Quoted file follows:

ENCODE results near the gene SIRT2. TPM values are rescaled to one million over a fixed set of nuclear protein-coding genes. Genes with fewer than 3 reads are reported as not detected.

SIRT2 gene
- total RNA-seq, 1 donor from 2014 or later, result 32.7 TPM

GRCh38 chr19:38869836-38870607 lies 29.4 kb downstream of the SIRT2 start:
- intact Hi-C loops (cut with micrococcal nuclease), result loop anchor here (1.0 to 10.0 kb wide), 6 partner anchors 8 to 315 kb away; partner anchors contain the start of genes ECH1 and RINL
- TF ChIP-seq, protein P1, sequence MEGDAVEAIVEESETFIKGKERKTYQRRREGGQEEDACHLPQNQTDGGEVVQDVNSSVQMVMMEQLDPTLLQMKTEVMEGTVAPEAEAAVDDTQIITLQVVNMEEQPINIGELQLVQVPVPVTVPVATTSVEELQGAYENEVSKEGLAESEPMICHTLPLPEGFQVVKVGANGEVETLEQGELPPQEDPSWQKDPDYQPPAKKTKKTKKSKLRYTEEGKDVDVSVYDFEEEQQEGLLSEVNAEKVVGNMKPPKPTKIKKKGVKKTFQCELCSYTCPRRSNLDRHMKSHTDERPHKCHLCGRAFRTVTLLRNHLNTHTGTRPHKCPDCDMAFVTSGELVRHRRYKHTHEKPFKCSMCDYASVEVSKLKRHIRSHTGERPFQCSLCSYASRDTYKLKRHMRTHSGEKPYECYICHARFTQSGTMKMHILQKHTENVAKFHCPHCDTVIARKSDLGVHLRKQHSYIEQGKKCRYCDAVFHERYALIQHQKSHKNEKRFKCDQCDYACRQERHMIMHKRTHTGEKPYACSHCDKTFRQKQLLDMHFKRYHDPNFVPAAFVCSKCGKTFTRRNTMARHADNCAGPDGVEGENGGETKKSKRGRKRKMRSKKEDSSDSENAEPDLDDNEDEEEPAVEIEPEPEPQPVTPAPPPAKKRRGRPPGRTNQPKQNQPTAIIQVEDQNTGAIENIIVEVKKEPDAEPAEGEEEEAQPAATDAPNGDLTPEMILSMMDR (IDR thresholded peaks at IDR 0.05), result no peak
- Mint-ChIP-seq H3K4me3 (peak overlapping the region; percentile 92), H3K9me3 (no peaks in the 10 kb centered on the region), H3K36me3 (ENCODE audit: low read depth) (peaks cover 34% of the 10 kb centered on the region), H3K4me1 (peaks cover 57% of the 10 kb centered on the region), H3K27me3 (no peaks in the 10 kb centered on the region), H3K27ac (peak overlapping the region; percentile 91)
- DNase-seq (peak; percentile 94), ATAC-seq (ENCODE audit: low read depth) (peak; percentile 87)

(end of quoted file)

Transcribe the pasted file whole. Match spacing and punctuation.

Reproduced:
ENCODE results near the gene SIRT2. TPM values are rescaled to one million over a fixed set of nuclear protein-coding genes. Genes with fewer than 3 reads are reported as not detected.

SIRT2 gene
- total RNA-seq, 1 donor from 2014 or later, result 32.7 TPM

GRCh38 chr19:38869836-38870607 lies 29.4 kb downstream of the SIRT2 start:
- intact Hi-C loops (cut with micrococcal nuclease), result loop anchor here (1.0 to 10.0 kb wide), 6 partner anchors 8 to 315 kb away; partner anchors contain the start of genes ECH1 and RINL
- TF ChIP-seq, protein P1, sequence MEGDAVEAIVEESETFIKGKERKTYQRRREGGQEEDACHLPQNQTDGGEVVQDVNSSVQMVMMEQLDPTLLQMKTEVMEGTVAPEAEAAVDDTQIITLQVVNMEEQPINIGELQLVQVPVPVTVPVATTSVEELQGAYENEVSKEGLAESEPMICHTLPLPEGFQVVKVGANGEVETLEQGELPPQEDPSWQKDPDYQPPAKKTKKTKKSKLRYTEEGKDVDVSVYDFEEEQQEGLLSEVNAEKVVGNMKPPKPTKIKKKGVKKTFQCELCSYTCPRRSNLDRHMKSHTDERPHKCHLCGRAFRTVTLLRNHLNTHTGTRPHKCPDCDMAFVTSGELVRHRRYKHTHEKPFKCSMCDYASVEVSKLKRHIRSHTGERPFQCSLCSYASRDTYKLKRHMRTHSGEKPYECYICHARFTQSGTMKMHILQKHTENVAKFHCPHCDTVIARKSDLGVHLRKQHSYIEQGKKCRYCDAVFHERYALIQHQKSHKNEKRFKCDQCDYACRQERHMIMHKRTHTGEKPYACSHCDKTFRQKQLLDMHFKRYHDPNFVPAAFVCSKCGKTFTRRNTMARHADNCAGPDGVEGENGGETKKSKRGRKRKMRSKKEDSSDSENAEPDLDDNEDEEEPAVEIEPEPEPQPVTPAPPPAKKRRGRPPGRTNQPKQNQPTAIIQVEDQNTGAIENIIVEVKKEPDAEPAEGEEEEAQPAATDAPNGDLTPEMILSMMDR (IDR thresholded peaks at IDR 0.05), result no peak
- Mint-ChIP-seq H3K4me3 (peak overlapping the region; percentile 92), H3K9me3 (no peaks in the 10 kb centered on the region), H3K36me3 (ENCODE audit: low read depth) (peaks cover 34% of the 10 kb centered on the region), H3K4me1 (peaks cover 57% of the 10 kb centered on the region), H3K27me3 (no peaks in the 10 kb centered on the region), H3K27ac (peak overlapping the region; percentile 91)
- DNase-seq (peak; percentile 94), ATAC-seq (ENCODE audit: low read depth) (peak; percentile 87)